Target and source regions were defined on the aligned grand average FA data, followed by minor manual editing for each subject on his FA images that contributed to the grand average (after registration to common coordinates, described above). The target comprised the midsagittal corpus callosum, divided geometrically into six regions of interest (Fig. 1) but guided by the callosal anatomical projections described by (Pandya and Seltzer, 1986). The fiber source was defined as two parallel parasagittal planes located 10 mm on either side of the midsagittal corpus callosum and extending across the entire brain. Identified fibers were required to pass through both sources to ensure identification of callosal fibers that extended to both hemispheres.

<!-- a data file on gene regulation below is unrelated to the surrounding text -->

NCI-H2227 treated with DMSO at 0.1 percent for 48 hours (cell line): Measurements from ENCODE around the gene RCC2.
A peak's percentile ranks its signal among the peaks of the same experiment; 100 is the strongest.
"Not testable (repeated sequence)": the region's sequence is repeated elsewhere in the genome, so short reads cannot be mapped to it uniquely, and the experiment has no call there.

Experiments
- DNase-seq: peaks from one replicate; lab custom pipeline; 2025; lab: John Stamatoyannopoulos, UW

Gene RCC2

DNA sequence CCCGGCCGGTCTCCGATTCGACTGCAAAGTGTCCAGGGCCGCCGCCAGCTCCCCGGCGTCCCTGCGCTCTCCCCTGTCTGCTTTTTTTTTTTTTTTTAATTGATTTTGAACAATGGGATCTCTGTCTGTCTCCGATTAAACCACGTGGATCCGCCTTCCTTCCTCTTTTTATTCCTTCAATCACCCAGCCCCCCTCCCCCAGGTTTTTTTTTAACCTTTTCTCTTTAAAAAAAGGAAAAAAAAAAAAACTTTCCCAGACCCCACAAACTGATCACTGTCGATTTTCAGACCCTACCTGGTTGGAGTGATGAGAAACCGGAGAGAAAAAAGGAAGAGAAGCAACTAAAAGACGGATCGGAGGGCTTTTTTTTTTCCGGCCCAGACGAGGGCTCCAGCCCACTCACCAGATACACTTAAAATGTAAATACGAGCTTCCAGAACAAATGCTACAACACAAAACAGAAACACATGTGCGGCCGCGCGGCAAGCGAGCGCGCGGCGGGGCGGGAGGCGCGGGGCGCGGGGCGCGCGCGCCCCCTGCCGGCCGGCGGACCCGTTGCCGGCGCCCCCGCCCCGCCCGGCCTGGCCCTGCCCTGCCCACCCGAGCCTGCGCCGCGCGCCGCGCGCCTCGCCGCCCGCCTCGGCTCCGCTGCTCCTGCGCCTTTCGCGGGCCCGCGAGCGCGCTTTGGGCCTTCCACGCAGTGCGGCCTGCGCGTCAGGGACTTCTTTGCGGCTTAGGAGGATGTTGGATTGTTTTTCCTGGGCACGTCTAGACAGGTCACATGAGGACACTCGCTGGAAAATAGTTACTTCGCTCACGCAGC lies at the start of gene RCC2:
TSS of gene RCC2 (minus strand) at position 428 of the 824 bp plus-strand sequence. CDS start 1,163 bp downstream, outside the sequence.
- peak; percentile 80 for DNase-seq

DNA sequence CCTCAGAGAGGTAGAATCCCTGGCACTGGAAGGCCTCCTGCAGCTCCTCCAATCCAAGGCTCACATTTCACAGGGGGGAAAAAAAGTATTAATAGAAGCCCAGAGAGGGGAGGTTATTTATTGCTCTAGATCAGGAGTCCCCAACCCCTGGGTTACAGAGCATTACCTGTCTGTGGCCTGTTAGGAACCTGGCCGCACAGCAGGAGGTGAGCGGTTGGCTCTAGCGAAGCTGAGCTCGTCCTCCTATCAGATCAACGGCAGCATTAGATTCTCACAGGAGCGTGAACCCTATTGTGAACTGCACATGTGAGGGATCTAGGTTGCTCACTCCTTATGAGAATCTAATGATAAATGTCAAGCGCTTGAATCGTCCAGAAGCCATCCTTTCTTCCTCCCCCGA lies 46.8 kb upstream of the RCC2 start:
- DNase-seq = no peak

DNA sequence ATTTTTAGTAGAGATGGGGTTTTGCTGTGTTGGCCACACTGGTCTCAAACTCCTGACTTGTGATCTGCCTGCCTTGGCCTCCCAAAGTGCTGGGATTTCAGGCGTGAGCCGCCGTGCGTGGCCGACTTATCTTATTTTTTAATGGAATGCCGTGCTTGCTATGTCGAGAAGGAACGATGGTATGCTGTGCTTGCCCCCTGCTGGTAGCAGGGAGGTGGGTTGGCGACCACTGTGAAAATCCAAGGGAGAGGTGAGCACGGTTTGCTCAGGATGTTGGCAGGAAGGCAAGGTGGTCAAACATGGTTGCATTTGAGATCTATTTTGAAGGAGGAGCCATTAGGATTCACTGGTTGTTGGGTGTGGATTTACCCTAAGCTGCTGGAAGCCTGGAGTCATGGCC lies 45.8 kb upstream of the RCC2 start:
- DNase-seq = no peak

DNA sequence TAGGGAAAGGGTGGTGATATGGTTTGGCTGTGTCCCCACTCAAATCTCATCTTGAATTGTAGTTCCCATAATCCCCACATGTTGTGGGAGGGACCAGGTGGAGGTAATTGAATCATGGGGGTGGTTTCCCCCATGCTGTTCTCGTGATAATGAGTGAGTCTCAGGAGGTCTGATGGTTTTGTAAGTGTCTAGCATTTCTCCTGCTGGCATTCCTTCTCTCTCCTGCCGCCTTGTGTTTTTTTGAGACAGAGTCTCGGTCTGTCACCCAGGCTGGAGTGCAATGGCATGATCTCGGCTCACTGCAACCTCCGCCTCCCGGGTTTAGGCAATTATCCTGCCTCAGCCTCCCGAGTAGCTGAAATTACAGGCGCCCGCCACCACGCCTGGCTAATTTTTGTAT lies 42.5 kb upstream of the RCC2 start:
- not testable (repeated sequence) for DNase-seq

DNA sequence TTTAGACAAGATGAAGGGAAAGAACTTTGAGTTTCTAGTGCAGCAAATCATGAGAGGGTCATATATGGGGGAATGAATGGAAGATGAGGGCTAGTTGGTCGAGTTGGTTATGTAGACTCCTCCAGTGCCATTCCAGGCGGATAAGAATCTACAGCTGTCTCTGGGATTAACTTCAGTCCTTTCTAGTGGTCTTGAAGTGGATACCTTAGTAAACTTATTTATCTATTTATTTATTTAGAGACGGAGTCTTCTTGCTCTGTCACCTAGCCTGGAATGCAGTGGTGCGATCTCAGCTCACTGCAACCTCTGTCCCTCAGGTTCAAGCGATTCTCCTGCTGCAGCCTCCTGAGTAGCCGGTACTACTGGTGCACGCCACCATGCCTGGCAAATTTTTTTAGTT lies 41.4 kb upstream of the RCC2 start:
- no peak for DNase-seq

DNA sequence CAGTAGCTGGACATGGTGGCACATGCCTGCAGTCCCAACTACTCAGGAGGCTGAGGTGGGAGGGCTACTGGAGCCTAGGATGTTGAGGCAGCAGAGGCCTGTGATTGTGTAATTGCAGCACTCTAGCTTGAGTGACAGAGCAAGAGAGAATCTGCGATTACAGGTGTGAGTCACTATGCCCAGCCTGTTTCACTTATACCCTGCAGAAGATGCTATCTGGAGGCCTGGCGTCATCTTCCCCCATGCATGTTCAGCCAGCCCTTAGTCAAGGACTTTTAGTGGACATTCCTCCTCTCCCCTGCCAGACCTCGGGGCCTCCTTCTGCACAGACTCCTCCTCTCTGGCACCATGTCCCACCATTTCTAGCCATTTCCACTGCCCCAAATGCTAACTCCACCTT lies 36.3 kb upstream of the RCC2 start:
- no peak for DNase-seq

The target and source were then transformed into each subject's native coordinates using the inverse of the original warping transform (Woods et al., 1998a,b) and the fiber tracking performed on native, unwarped DTI data for each of the callosal regions of interest separately. Fiber tracking was performed with the software distributed by Gerig et al. (2005) based on the method of Mori and colleagues (Mori and van Zijl, 2002; Xu et al., 2002; Xue et al., 1999). Fiber tracking parameters included white matter extraction threshold (minimum FA) of 0.17, minimum fiber length of 37.5 mm, maximum fiber length of 187.5 mm, fiber tracking threshold of 0.125 and maximum voxel-to-voxel coherence minimum transition smoothness threshold of 0.80 (∼37° maximum deviation between voxels), with no limit on the number of fibers. The mean FA and ADC of each voxel comprising each fiber, for all fibers, were determined. After fiber detection the fiber locations were transformed back to common coordinates for display and further analysis (Fig. 2). For each callosal region the number of fibers, the mean fiber length, FA, ADC, and λ1, λ2, and λ3 were determined. We refer hereafter to the fibers coursing through each of the six callosal regions as ‘fiber bundles’ following the Pandya and Selzer convention: prefrontal, premotor/precentral, postcentral, posterior parietal, superior temporal, and inferior temporal/occipital (Fig. 1).